I was there for about an hour or less; then just before leaving the colonel casually ask me whether I was aware of the suspected coup plot at Yundum Barracks. The colonel had a sense of the dramatic, making it difficult at times to figure out when he was serious or jovial. His countenance and actions showed me nothing to make me feel that he was serious about the suspected coup plot.
He probably as well misinterpreted my speechless wariness as an expression of indifference. For he quickly snapped with a vague smile, “I don’t even know why I am telling you about this Captain Sarr when it is very possible that you already may know about it and even could be part of them”.
For the colonel to suspect me of planning a coup convinced me that he was somehow joking. I nevertheless left his house determined to find out the facts the next day, Monday, July 18.
As planned I went to work on Monday and first informed the Permanent Secretary (PS) Ministry of Defense (MOD) what Colonel Akoji told me. After the Vice President who was also the Minister of Defence, the (PS) was the boss of the ministry.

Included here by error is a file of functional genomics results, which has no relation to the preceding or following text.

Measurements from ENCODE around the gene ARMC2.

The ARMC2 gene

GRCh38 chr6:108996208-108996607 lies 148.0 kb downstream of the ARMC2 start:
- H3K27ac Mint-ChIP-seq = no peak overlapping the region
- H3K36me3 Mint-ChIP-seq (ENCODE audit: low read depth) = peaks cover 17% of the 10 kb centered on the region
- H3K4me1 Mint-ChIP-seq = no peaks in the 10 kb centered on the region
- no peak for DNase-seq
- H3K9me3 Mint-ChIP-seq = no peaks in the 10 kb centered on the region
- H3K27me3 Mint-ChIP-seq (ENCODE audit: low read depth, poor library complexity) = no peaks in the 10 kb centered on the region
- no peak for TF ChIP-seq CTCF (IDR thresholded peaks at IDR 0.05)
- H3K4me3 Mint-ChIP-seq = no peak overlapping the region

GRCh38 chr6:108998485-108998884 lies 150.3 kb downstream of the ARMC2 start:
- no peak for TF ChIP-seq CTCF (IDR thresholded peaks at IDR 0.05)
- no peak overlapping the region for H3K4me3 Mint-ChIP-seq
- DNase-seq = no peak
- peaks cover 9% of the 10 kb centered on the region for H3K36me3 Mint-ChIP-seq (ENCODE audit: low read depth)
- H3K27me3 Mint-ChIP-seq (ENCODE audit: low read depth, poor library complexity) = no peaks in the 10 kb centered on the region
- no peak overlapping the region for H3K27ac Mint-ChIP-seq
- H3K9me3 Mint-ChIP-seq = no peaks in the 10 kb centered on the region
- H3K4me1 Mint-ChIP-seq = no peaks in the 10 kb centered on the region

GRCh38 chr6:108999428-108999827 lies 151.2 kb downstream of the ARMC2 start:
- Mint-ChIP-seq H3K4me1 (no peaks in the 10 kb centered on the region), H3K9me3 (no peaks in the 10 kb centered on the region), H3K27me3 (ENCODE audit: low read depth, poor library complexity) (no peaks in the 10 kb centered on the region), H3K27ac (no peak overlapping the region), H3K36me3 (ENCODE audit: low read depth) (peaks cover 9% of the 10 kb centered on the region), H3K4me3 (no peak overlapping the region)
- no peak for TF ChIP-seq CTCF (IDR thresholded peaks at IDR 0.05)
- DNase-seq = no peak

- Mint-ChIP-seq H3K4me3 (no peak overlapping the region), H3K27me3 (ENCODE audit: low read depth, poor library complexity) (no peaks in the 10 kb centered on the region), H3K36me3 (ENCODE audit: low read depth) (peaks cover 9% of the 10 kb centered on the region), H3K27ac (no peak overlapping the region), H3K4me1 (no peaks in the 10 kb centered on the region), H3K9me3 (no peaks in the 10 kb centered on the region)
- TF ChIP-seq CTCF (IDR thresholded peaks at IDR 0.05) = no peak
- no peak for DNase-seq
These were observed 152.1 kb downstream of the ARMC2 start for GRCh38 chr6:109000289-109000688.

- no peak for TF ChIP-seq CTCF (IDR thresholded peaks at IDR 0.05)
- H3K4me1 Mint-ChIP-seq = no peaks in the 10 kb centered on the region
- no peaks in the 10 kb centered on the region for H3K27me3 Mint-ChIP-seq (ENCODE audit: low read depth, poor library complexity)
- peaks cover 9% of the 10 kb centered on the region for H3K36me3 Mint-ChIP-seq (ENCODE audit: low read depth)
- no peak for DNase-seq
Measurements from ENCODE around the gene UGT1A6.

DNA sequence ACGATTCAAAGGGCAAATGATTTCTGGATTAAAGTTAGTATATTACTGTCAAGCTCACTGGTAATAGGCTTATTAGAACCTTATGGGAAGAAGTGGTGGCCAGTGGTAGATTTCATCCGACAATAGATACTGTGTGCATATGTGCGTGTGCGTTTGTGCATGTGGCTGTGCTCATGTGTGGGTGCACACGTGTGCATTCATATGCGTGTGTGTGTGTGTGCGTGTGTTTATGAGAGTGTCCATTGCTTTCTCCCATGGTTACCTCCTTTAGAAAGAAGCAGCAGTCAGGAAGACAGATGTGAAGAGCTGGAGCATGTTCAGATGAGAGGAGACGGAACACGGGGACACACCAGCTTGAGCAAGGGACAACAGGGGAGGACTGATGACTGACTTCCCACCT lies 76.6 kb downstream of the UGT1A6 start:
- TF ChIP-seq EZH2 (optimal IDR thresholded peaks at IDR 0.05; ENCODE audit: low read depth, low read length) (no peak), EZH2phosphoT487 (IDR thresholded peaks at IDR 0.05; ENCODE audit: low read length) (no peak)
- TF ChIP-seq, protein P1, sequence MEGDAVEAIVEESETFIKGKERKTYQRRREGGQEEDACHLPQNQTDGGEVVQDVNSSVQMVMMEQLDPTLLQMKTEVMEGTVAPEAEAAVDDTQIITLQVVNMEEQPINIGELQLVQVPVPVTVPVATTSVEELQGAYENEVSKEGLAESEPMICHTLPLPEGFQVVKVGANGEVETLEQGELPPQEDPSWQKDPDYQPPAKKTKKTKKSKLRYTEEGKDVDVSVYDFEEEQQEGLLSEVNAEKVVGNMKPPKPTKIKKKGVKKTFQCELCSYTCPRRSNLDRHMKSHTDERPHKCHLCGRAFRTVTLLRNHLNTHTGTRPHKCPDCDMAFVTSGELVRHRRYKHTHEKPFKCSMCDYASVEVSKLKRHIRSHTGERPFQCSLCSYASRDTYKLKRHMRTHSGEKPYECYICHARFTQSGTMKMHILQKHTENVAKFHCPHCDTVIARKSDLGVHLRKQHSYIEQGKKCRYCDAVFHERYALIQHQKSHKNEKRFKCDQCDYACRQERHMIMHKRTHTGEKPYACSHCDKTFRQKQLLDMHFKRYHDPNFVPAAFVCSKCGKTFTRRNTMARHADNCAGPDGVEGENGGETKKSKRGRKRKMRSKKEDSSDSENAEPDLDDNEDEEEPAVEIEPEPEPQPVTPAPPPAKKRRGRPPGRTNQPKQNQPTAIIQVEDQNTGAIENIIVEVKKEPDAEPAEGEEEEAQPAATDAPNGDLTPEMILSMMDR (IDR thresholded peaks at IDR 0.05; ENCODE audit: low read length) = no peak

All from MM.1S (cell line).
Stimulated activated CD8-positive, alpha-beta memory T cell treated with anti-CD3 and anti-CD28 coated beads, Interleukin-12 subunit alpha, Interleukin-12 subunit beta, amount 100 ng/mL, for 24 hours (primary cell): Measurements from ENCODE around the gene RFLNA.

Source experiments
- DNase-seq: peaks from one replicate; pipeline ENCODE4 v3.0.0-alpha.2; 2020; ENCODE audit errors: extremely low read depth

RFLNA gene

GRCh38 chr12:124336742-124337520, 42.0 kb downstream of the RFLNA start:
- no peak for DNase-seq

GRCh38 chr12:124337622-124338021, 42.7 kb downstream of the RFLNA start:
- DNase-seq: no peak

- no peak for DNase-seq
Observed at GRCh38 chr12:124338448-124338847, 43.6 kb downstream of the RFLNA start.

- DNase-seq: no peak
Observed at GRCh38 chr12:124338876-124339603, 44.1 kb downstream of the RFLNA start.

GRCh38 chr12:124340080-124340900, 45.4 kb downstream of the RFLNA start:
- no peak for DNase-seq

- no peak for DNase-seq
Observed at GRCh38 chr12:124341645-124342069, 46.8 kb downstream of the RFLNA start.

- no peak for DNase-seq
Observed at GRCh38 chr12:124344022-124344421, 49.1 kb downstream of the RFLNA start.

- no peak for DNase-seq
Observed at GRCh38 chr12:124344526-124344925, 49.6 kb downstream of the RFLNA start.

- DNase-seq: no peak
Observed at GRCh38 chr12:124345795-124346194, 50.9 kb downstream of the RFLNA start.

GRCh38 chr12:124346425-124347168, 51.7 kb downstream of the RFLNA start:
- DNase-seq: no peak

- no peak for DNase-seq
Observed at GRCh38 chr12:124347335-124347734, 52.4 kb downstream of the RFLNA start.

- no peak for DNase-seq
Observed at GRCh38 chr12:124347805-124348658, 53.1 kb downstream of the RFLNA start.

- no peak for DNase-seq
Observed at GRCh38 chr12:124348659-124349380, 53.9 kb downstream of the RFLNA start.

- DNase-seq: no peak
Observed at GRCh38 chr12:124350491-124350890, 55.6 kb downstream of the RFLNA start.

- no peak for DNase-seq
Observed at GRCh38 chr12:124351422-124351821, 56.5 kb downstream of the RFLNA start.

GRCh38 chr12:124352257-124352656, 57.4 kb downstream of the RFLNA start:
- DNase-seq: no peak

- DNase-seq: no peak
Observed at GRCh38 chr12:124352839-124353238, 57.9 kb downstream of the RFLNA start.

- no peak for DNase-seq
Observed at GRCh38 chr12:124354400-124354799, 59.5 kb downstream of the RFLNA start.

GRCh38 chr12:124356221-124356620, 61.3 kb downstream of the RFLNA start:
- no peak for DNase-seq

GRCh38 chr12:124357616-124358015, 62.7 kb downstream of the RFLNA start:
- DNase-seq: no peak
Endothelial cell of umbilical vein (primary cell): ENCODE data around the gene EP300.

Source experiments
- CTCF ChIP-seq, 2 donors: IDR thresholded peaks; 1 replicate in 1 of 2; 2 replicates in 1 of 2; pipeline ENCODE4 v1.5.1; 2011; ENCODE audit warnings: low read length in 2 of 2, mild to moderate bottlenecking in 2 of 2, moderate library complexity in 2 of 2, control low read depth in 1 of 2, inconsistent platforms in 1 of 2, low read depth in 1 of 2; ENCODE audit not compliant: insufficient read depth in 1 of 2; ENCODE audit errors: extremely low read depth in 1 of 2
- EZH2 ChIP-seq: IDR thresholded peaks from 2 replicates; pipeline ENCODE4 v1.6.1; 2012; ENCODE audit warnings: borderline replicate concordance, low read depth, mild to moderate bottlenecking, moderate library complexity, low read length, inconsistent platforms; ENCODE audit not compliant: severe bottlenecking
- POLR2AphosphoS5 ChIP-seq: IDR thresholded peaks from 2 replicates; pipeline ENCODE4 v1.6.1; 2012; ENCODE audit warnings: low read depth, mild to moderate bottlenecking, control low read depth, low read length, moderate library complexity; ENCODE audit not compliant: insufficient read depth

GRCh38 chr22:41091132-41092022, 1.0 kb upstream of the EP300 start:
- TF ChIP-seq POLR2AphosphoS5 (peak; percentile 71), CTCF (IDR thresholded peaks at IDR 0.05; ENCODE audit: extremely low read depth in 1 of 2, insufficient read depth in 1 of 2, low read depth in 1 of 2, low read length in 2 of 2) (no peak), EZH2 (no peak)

He was a man of few words and to my surprise he confirmed his knowledge of the rumour but told me that they were investigating it. Investigating it with whom? He didn’t bother to elaborate. Apparently, he didn’t just want to discuss the matter any further.
I normally start work at the State House by 8:00 am, but before midday I had called every officer and NCO reachable at Yundum Barracks to find out more about the rumoured coup plot with everyone contacted vehemently denying any knowledge of it. All those contacted have their names written in my book. There was in fact an officer who was even upset with me for calling to ask about “such an absurd allegation”.
I decided to leave it at that and focus on the preparations for the GNA/USA troops exercise.
I didn’t know until later that something rather unusual transpired at Yundum International Airport when President Jawara arrived from his London vacation the day before which had to do with GNA soldiers on Guard of Honour subjected to a humiliating search for suspected possession of concealed live rounds.